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Severus II

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     SEVERUS   (Flavius Valerius), second of the
name, Caesar, and afterwards Augustus. Born
of an humble family in Illyria, he was distinguished chiefly if not solely for his vices.
But the very perverseness of the man was the

cause of his advancement. For, in the year
305 A.D., Galerius, whom his profligacy
and subservience alike suited, raised
him to the dignity of Caesar ; and soon after,
on the death Constantius Chlorus, refused
to recognise Constantine, son of that
emperor (whose superior merit he dreaded), in
any other quality than that of Caesar, whilst he
persuaded Maximianus Herculius to invest the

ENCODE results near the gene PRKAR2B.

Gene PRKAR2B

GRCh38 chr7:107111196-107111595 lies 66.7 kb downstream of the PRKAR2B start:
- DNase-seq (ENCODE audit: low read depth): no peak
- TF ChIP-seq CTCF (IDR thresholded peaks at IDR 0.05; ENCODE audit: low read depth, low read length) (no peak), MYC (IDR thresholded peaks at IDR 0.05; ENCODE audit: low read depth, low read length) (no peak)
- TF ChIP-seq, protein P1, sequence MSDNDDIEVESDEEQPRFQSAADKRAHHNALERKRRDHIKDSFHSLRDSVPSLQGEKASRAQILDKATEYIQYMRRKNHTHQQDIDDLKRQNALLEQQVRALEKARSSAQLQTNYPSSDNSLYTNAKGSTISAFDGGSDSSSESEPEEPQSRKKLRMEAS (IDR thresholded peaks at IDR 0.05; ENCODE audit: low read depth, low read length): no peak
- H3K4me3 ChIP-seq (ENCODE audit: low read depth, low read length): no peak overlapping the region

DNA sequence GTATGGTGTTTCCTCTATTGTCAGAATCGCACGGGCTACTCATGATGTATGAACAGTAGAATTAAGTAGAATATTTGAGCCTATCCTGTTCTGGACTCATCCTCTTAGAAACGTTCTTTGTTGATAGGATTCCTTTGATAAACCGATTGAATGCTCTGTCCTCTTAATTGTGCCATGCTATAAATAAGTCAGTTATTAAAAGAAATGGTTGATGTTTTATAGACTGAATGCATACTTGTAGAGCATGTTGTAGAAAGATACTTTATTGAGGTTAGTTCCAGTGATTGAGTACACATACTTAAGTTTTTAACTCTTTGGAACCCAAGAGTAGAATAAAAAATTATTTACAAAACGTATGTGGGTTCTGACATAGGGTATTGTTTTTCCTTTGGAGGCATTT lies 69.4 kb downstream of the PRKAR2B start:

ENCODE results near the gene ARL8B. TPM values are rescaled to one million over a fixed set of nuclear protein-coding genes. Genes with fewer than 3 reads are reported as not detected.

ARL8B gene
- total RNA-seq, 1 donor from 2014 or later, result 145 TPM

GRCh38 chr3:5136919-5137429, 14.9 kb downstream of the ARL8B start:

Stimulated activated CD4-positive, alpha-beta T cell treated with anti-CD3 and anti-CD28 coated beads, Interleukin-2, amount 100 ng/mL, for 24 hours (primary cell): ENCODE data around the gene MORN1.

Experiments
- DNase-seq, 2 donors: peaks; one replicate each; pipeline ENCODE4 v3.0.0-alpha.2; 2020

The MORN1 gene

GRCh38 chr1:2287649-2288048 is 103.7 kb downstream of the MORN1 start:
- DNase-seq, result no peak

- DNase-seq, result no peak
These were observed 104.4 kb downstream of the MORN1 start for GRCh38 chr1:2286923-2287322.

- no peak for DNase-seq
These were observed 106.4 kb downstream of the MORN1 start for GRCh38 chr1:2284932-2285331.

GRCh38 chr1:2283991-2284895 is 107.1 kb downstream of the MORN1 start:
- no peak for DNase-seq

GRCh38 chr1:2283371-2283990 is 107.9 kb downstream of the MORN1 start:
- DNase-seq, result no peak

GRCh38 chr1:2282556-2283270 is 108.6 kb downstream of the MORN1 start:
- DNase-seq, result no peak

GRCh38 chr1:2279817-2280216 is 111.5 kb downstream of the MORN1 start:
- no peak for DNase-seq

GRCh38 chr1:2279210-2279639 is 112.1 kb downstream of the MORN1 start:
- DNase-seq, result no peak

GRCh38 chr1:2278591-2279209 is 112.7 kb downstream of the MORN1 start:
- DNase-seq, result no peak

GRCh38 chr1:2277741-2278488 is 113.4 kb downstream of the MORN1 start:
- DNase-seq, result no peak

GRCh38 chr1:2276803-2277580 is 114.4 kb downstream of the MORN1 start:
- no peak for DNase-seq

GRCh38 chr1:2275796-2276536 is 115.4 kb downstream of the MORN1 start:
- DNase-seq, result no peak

debauched Severus with the title of Augustus,
and in the partition of provinces, Italy, Africa,
and Upper Pannonia, were allotted to his share.
But when, by Galerius's orders, Severus marched
at the head of a numerous army from Milan
upon Rome, for the purpose of dethroning
Maxentius, who had there assumed the purple, Maximianus, resuming his recently abdicated
titles, came to the assistance of his intrusive
son, and besieged Severus at Ravenna. There,
having surrendered himself to Maximian, on
the promise of being allowed the unmolested
enjoyment of his imperial dignity, this unhappy
prince was perfidiously sent captive to Rome, in
the neighbourhood of which he was put to
death, April, 307, after having borne, without
glory and without desert, the name of Caesar
for fifteen months, and the supreme title of
Emperor about nine months. He left a son
named Severianus, whom Licinius caused to be
slain six months afterwards. His gold coins
and small silver medallions are extremely rare.
Eckhel doubts whether any silver of the ordinary
size exist. His brass medallions and small brass
are very rare, and his second brass are scarce.
On these he is styled SEVERVS. NOB. CAESAR ; or

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